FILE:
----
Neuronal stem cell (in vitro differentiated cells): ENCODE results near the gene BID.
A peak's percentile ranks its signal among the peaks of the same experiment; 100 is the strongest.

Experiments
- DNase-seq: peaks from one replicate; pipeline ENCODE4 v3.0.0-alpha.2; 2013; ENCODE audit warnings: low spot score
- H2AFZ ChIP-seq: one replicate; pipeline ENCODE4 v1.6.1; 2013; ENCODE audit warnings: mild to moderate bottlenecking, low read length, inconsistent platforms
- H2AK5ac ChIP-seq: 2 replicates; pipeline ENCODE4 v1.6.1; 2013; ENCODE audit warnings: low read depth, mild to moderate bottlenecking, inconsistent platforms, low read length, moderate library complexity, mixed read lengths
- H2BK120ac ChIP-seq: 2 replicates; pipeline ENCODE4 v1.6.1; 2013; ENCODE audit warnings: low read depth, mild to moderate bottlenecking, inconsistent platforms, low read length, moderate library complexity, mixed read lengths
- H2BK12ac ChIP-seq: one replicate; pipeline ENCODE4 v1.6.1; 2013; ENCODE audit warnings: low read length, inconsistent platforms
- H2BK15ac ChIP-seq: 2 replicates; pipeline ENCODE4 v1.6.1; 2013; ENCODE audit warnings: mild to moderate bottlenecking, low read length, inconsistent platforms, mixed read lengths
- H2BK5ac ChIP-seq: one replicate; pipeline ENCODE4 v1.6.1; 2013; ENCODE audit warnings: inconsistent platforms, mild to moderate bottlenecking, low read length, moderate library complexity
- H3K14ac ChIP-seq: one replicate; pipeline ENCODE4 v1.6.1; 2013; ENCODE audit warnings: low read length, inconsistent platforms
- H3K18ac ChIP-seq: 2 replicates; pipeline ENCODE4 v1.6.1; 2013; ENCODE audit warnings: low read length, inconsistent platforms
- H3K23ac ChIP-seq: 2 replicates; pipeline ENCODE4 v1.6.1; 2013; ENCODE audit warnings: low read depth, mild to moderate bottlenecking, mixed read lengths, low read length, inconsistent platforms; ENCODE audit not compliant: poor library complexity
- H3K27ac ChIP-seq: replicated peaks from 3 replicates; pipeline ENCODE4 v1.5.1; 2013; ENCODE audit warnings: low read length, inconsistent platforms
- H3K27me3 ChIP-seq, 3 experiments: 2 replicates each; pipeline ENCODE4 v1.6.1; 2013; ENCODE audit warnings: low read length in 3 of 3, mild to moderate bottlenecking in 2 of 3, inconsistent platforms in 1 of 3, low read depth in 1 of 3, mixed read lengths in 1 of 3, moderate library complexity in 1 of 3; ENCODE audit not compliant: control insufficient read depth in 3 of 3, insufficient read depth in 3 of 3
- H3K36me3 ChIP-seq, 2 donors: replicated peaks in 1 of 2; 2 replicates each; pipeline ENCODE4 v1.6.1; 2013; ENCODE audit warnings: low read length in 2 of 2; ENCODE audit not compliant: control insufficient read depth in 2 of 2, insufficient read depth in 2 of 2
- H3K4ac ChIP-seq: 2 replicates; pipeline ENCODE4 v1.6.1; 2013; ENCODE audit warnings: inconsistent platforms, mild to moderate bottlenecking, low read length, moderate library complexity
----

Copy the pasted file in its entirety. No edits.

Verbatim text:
Neuronal stem cell (in vitro differentiated cells): ENCODE results near the gene BID.
A peak's percentile ranks its signal among the peaks of the same experiment; 100 is the strongest.

Experiments
- DNase-seq: peaks from one replicate; pipeline ENCODE4 v3.0.0-alpha.2; 2013; ENCODE audit warnings: low spot score
- H2AFZ ChIP-seq: one replicate; pipeline ENCODE4 v1.6.1; 2013; ENCODE audit warnings: mild to moderate bottlenecking, low read length, inconsistent platforms
- H2AK5ac ChIP-seq: 2 replicates; pipeline ENCODE4 v1.6.1; 2013; ENCODE audit warnings: low read depth, mild to moderate bottlenecking, inconsistent platforms, low read length, moderate library complexity, mixed read lengths
- H2BK120ac ChIP-seq: 2 replicates; pipeline ENCODE4 v1.6.1; 2013; ENCODE audit warnings: low read depth, mild to moderate bottlenecking, inconsistent platforms, low read length, moderate library complexity, mixed read lengths
- H2BK12ac ChIP-seq: one replicate; pipeline ENCODE4 v1.6.1; 2013; ENCODE audit warnings: low read length, inconsistent platforms
- H2BK15ac ChIP-seq: 2 replicates; pipeline ENCODE4 v1.6.1; 2013; ENCODE audit warnings: mild to moderate bottlenecking, low read length, inconsistent platforms, mixed read lengths
- H2BK5ac ChIP-seq: one replicate; pipeline ENCODE4 v1.6.1; 2013; ENCODE audit warnings: inconsistent platforms, mild to moderate bottlenecking, low read length, moderate library complexity
- H3K14ac ChIP-seq: one replicate; pipeline ENCODE4 v1.6.1; 2013; ENCODE audit warnings: low read length, inconsistent platforms
- H3K18ac ChIP-seq: 2 replicates; pipeline ENCODE4 v1.6.1; 2013; ENCODE audit warnings: low read length, inconsistent platforms
- H3K23ac ChIP-seq: 2 replicates; pipeline ENCODE4 v1.6.1; 2013; ENCODE audit warnings: low read depth, mild to moderate bottlenecking, mixed read lengths, low read length, inconsistent platforms; ENCODE audit not compliant: poor library complexity
- H3K27ac ChIP-seq: replicated peaks from 3 replicates; pipeline ENCODE4 v1.5.1; 2013; ENCODE audit warnings: low read length, inconsistent platforms
- H3K27me3 ChIP-seq, 3 experiments: 2 replicates each; pipeline ENCODE4 v1.6.1; 2013; ENCODE audit warnings: low read length in 3 of 3, mild to moderate bottlenecking in 2 of 3, inconsistent platforms in 1 of 3, low read depth in 1 of 3, mixed read lengths in 1 of 3, moderate library complexity in 1 of 3; ENCODE audit not compliant: control insufficient read depth in 3 of 3, insufficient read depth in 3 of 3
- H3K36me3 ChIP-seq, 2 donors: replicated peaks in 1 of 2; 2 replicates each; pipeline ENCODE4 v1.6.1; 2013; ENCODE audit warnings: low read length in 2 of 2; ENCODE audit not compliant: control insufficient read depth in 2 of 2, insufficient read depth in 2 of 2
- H3K4ac ChIP-seq: 2 replicates; pipeline ENCODE4 v1.6.1; 2013; ENCODE audit warnings: inconsistent platforms, mild to moderate bottlenecking, low read length, moderate library complexity